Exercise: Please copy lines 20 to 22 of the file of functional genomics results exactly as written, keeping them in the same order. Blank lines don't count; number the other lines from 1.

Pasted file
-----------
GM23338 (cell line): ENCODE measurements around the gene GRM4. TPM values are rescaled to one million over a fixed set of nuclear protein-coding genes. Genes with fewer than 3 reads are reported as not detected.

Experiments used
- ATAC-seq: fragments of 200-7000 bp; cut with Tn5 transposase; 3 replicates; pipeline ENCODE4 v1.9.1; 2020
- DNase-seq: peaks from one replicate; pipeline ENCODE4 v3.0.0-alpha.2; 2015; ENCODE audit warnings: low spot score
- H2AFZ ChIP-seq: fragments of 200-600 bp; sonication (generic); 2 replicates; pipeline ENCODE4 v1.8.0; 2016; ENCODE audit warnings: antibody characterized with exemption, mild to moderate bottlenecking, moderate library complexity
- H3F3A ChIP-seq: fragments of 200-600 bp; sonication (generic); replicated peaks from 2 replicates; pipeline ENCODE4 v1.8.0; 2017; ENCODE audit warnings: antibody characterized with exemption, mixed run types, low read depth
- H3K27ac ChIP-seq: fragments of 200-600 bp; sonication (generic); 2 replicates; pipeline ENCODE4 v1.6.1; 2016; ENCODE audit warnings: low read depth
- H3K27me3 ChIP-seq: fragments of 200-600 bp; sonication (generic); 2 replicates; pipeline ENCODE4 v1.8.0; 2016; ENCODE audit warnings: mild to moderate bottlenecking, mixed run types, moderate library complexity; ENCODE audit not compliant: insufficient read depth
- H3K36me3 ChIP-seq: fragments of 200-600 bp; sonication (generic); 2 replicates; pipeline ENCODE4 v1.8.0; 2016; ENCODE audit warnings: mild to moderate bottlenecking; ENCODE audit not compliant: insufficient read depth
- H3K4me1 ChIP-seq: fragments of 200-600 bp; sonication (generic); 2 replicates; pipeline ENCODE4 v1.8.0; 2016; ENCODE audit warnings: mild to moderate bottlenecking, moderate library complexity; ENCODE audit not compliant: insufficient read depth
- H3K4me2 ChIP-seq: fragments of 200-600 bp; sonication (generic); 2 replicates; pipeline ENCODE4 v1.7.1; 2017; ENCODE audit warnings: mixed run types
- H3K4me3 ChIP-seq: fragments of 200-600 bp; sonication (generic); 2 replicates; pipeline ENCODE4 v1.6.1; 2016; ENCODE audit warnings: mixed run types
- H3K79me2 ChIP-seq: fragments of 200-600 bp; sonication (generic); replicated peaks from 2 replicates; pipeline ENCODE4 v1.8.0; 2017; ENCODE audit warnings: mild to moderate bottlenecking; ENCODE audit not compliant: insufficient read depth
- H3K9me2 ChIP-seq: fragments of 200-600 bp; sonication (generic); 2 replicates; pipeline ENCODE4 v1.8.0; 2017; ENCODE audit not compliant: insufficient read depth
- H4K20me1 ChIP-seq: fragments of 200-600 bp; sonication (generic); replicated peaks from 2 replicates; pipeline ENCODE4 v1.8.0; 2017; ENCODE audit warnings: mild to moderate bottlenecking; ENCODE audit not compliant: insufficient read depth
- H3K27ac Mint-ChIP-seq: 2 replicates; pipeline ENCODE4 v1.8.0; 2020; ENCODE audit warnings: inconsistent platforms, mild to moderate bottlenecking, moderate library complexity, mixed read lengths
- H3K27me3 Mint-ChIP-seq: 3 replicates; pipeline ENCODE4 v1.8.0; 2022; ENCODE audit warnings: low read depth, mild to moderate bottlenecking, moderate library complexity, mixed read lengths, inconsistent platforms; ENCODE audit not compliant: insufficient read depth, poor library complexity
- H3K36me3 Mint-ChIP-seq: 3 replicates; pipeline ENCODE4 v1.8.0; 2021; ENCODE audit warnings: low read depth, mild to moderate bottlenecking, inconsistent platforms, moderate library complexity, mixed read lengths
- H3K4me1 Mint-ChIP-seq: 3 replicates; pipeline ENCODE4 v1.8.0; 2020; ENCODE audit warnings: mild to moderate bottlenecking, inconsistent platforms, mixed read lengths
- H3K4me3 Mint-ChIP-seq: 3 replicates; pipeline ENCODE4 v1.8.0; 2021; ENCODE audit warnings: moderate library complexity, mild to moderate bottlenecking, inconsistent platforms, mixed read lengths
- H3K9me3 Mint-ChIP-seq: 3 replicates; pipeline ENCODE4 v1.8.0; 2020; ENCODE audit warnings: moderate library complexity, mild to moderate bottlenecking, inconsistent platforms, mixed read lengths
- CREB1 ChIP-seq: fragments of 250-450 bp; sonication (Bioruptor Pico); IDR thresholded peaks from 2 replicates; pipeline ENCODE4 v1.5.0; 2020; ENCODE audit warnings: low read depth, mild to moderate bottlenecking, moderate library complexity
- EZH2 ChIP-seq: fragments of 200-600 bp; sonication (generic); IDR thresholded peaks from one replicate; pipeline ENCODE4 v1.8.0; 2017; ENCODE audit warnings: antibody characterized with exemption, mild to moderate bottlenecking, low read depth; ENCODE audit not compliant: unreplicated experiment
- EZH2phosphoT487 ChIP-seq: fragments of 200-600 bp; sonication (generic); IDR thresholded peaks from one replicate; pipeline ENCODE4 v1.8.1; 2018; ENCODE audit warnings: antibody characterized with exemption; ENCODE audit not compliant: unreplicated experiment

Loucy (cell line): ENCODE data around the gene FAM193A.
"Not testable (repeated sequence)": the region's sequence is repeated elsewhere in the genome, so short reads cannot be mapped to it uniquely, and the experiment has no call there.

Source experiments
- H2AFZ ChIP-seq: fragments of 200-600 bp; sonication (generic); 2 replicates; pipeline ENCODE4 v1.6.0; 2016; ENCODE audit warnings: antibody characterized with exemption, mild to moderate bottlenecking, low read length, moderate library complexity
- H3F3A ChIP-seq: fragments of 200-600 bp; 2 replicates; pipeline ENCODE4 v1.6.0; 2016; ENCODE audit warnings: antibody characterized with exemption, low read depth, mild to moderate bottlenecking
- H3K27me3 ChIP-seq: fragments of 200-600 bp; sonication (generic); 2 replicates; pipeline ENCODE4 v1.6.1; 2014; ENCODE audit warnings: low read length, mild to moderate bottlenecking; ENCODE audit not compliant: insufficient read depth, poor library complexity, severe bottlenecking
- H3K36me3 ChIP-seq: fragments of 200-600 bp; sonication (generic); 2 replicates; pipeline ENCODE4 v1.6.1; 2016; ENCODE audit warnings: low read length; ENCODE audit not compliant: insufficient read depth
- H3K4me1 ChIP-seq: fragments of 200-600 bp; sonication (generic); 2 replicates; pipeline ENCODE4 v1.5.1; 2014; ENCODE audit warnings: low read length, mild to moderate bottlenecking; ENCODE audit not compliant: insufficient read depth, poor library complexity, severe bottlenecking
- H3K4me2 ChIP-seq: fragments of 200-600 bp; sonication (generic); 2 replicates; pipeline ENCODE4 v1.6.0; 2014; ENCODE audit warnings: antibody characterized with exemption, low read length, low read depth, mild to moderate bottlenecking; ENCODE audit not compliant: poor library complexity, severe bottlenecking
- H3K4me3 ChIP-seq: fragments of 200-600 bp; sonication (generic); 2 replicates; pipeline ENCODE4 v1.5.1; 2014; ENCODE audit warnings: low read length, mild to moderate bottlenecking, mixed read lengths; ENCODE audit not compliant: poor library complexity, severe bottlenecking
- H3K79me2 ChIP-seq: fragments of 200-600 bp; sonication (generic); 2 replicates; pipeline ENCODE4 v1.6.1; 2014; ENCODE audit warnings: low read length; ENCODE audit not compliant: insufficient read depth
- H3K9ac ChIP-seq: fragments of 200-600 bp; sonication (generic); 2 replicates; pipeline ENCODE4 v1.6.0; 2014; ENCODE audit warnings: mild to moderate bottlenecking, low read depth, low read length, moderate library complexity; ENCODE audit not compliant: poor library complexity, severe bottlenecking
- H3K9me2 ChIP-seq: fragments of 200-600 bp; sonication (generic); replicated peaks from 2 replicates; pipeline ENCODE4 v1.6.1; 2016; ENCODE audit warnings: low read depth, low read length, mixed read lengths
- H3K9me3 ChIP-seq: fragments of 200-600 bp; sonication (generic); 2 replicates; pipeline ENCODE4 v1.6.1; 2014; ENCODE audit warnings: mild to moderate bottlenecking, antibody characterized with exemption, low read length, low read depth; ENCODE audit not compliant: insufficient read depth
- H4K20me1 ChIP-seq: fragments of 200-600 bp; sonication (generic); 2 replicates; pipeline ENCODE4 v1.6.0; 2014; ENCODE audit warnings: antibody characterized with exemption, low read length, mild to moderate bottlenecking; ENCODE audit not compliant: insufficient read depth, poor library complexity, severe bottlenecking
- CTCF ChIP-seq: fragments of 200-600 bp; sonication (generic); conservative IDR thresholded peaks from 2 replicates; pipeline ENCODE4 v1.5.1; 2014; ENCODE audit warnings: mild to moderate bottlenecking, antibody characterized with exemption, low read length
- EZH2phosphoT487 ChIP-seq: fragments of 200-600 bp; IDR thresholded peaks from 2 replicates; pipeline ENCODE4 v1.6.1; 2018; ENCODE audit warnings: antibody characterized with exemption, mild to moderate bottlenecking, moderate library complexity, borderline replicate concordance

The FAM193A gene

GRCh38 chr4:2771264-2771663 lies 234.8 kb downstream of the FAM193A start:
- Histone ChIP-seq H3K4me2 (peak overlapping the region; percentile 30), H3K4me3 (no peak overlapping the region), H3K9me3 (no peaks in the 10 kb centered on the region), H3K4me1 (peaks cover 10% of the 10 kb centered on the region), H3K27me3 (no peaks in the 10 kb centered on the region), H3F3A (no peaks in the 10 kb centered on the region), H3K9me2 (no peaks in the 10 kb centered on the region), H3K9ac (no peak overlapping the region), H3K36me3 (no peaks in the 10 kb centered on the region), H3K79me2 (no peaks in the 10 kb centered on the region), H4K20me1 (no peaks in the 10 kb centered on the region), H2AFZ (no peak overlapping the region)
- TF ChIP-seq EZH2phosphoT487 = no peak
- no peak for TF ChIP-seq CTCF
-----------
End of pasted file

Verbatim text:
- H3K4me3 Mint-ChIP-seq: 3 replicates; pipeline ENCODE4 v1.8.0; 2021; ENCODE audit warnings: moderate library complexity, mild to moderate bottlenecking, inconsistent platforms, mixed read lengths
- H3K9me3 Mint-ChIP-seq: 3 replicates; pipeline ENCODE4 v1.8.0; 2020; ENCODE audit warnings: moderate library complexity, mild to moderate bottlenecking, inconsistent platforms, mixed read lengths
- CREB1 ChIP-seq: fragments of 250-450 bp; sonication (Bioruptor Pico); IDR thresholded peaks from 2 replicates; pipeline ENCODE4 v1.5.0; 2020; ENCODE audit warnings: low read depth, mild to moderate bottlenecking, moderate library complexity